Two ex-NFL players want to “invest” in Oakland Raiders stadium, here we go again

It’s hard to get all the details thanks to the San Francisco Chronicle’s new overly aggressive paywall, but former NFL players Ronnie Lott and Rodney Peete are trying to spearhead an attempt to get a group of African-American “investors” to help build a new Raiders stadium in Oakland, and NFL commissioner Roger Goodell thinks this is a great idea:

In recent weeks, ex-49er Lott and Peete, both of whom played briefly for the Raiders, have met with team executives and Oakland officials to brief them on their proposal to be master developers of the 120-acre Coliseum site.

(A bit more aggregated here, for those paywalled.)

The problem with the idea of bringing in private investors to bail out the $400-million-ish gap in Raiders stadium funding in Oakland is the same as when developer Floyd Kephart tried it: For it to be an “investment,” there has to be revenue to repay the money the private investors put up, and there wouldn’t be — at least, not any money that Raiders owner Mark Davis wouldn’t already be counting on for his own share. It’s not surprising that Goodell is nodding approvingly toward this Lott/Peete proposal given that it checks off two of the league’s favorite lip-service boxes (racial integration at the executive level, and keeping teams in their current markets), but unless somebody here has figured out how to generate money out of thin air, I wouldn’t get too excited about it.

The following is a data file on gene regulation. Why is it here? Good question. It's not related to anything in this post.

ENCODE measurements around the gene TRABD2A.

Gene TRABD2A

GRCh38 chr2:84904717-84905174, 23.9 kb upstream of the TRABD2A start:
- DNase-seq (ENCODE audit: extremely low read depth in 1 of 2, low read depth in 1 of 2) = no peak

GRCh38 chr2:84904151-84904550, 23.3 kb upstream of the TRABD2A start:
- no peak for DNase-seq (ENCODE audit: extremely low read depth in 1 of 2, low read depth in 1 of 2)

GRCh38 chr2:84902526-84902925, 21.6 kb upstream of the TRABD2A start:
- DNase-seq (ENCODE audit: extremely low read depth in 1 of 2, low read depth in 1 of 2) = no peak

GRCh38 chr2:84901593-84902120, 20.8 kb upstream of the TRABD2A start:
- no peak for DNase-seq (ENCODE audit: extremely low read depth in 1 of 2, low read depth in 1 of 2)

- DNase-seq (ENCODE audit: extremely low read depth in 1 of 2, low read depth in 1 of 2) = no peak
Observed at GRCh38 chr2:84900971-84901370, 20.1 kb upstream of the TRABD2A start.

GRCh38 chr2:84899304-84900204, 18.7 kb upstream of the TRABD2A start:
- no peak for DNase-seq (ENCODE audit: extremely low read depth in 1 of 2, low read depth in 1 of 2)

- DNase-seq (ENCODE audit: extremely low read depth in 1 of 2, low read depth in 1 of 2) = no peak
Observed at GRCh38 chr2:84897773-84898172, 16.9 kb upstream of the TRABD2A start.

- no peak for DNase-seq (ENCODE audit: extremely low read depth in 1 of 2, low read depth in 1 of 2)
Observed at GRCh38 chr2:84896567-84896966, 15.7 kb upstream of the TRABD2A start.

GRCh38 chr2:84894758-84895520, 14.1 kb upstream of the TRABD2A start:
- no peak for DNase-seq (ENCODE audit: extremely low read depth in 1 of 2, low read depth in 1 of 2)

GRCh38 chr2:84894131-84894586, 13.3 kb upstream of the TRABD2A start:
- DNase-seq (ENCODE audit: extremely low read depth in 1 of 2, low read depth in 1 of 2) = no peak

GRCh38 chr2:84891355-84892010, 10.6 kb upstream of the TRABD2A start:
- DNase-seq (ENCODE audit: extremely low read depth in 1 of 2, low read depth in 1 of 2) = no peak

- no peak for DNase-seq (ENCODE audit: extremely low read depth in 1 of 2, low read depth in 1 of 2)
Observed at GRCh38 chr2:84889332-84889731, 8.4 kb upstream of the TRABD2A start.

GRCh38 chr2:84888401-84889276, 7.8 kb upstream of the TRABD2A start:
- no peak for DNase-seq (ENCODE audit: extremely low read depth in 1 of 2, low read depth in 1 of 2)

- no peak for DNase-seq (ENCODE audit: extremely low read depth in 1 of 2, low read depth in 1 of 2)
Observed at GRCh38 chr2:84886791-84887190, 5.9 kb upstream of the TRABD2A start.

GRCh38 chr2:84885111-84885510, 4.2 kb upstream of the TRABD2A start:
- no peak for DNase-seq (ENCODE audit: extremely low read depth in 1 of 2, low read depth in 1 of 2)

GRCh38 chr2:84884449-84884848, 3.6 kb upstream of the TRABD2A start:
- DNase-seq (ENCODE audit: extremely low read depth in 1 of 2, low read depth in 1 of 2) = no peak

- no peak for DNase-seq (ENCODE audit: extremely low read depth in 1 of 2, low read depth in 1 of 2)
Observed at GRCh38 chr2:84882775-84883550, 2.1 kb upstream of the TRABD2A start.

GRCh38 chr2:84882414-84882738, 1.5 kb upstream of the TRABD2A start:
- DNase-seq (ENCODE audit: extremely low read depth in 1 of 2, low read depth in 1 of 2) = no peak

Davis, meanwhile, is keeping his eyes on the prize:

“The $750 million is the bottom line on that,” Davis said at the Silverton [in Las Vegas on Friday]. “Then whatever (extra) private money is needed we will come up with it. If they can come up with the public money of that nature, then we will make sure we get a stadium built here that everybody will be proud of; it’ll be world class.”

I’ve said it before, I’ll say it again: Unless you have some plan that involves moving to a huge market and reaping unprecedented new revenues from PSLs or development rights or something (see: Los Angeles Rams), you’d be crazy to try to make money off a new stadium while paying for it yourself. If even Mark Davis understands this, hopefully news reporters can wrap their brain around it as well.

UPDATE: I’ve finally found the non-paywalled version of the Matier & Ross story (thanks, commenter John Wyatt!), and here’s the key bit:

One source involved in the talks tells us the Raiders may be willing to work with the Lott group, assuming it can come up with the other $400 million needed to fill out the stadium financing.

“The Lott group’s first and foremost interest is owning a portion of the team and keeping it in Oakland,” said the source, who wasn’t authorized to speak on the record.

So Davis wants Lott’s group to come up with $400 million, and Lott’s group wants in exchange to get a share of a franchise that is currently worth $1.4 billion … I guess maybe it’s possible, but it doesn’t sound like Davis wants to sell part of the team to raise the $400 million, but rather wants someone to just give him $400 million. (Or better, $750 million.) Worth watching, but mostly in the same way that perpetual motion machines are.

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12 comments on “Two ex-NFL players want to “invest” in Oakland Raiders stadium, here we go again